REI Rainwall Rain Pants – These babies are 100% waterproof with no insulation, so you can layer depending on the weather. Our kids could stay out all day in the snow wearing these and then come in dry as can be.
Stretchy wool is the way to go with socks. You want them to stay put and keep them warm. Here are our favorites.
Smartwool Light Hiking Socks – Kids’ – Perfect for cold, but not frigid days, these socks are warm, soft, and durable.
SmartWool Bootie Batch Socks – Merino Wool (For Infants) – Soft wool for itch-free feet, these merino wool socks are made in the USA and come in two sizes for your littlest outdoor lovers.
SmartWool Wintersport Fox Socks – I’m really sad they aren’t making these anymore, but you can still get them on the REI website. These are the best snowsport socks we’ve found. they’re really long and stretchy and they stay up all day, plus they’re warmer than anything else we’ve tried.
Mittens are tough because little ones just don’t seem to want to keep them on. Our kids were very different in their mitten-wearing philosophies. On would happily wear them and the other would either rip them off, or cry and scream if he couldn’t rip them off. We tried the super long-sleeved mittens for both of them, and loved them most of the time. They keep wrists warm and are practically impossible to get off, so if that appeals to you, give them a try. I don’t recommend gloves because they just don’t offer enough warmth for little fingers.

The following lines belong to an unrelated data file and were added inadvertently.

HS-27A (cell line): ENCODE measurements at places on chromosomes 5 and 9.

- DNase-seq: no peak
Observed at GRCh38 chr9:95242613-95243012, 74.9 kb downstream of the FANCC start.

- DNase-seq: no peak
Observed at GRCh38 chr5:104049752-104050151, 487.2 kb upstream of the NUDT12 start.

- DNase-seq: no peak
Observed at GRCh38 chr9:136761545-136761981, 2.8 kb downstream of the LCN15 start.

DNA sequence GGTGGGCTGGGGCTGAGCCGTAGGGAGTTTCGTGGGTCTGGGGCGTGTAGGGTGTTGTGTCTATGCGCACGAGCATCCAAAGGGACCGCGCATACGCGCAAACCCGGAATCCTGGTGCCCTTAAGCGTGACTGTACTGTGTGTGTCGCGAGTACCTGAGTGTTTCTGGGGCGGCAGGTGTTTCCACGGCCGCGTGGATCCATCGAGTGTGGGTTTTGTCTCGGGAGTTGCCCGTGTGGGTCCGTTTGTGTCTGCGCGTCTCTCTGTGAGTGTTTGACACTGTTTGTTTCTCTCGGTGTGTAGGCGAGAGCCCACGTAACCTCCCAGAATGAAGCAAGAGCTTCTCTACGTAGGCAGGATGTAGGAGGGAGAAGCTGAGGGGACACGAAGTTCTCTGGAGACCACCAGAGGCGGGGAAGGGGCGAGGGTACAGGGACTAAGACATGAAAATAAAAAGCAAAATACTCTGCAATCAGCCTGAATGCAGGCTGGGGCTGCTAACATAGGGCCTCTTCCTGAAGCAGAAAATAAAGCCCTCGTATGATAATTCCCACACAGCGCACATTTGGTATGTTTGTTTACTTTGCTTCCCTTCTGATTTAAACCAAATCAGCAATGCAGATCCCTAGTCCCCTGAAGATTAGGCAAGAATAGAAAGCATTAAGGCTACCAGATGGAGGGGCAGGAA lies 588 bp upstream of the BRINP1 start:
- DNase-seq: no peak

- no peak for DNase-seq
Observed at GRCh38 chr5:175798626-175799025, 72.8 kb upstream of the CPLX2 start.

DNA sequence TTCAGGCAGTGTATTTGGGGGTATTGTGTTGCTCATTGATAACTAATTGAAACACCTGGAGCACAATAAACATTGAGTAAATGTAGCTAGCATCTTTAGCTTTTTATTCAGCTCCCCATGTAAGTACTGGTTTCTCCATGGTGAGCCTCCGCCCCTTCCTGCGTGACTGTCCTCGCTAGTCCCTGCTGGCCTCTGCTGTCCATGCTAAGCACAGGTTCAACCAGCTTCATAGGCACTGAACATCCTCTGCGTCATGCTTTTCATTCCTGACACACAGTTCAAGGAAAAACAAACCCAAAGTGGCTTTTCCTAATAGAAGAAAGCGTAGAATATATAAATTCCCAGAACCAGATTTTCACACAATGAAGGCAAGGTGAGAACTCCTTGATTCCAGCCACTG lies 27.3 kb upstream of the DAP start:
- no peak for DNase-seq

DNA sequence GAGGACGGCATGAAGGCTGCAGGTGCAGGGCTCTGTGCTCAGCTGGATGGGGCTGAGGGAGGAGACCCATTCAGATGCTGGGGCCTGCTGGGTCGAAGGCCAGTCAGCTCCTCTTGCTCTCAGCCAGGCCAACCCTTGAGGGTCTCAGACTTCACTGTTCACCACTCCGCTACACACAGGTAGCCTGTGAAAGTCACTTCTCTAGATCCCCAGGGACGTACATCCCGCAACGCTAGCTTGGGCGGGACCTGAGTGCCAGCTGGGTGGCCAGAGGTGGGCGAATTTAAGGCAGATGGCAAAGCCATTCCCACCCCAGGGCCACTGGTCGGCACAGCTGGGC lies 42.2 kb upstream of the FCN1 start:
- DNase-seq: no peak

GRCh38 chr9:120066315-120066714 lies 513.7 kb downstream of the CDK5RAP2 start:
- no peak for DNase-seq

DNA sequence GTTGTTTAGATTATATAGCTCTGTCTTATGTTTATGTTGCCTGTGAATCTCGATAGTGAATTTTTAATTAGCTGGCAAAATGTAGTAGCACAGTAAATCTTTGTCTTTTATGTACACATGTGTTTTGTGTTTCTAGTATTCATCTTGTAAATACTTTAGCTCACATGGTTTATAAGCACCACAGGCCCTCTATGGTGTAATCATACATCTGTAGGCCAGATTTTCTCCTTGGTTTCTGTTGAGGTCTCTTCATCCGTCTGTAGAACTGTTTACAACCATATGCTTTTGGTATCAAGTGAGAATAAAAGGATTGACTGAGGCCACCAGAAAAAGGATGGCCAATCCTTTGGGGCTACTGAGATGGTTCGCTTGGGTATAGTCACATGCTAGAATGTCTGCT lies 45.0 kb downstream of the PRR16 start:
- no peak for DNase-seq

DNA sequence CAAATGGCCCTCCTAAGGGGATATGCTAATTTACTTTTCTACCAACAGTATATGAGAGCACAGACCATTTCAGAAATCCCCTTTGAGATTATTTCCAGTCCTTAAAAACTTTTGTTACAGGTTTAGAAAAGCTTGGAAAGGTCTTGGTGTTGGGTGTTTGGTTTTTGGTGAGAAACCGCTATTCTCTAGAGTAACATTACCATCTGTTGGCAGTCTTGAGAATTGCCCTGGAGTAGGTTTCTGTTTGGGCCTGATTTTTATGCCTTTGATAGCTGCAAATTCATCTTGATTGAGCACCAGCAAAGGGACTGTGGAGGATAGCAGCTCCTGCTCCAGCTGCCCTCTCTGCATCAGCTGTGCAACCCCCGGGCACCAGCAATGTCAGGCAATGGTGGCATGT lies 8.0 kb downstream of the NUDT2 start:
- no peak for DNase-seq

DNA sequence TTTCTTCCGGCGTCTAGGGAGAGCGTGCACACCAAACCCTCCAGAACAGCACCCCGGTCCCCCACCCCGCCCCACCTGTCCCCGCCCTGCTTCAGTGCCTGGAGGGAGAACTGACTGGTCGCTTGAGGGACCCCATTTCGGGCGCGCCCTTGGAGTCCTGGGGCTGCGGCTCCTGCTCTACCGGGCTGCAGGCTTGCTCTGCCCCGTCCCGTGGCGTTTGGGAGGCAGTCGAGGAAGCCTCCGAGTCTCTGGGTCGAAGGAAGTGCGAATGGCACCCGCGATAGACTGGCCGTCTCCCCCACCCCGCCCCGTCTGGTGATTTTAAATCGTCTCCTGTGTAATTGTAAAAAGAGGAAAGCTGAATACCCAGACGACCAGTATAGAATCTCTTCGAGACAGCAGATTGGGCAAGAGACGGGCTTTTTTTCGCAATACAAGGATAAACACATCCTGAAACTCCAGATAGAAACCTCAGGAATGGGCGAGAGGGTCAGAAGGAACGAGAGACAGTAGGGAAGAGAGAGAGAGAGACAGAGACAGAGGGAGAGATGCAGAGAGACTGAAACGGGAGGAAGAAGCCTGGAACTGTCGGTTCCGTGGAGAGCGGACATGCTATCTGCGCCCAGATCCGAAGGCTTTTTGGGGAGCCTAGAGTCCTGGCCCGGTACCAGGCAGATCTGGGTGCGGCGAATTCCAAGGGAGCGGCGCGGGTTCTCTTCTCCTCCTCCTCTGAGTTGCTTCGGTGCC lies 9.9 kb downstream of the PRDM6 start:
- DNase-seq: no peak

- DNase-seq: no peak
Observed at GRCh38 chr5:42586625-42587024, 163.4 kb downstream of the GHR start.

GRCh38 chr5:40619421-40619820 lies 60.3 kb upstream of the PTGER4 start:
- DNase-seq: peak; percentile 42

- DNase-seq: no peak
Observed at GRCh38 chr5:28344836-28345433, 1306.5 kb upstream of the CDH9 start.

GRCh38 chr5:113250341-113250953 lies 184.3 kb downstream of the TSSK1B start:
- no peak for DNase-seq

Marmot Split Mittens –These guys are really easy to put on, thanks to the long velcro seem on the back. I do think that you lose a bit of warmth through the seam, but I also think that the easy on/off makes these worth it in some cases. There’s a drawcord closure to keep wrists warm.
REI Timber Mountain Mittens– These mittens are warm and they stay put. I love that they’re black so they never look dirty. We got three pairs of the same mittens to share between two kids. We were never scrambling around for lost mittens.
These layers will help you become an outdoor family no matter how frigid the weather becomes. Many of these pieces were chosen because they could actually be used year-round. Although I have included affiliate links in the post, I was not paid or compensated to review these products. I truly love them! I will receive a small commission if you choose to click on the links above to order.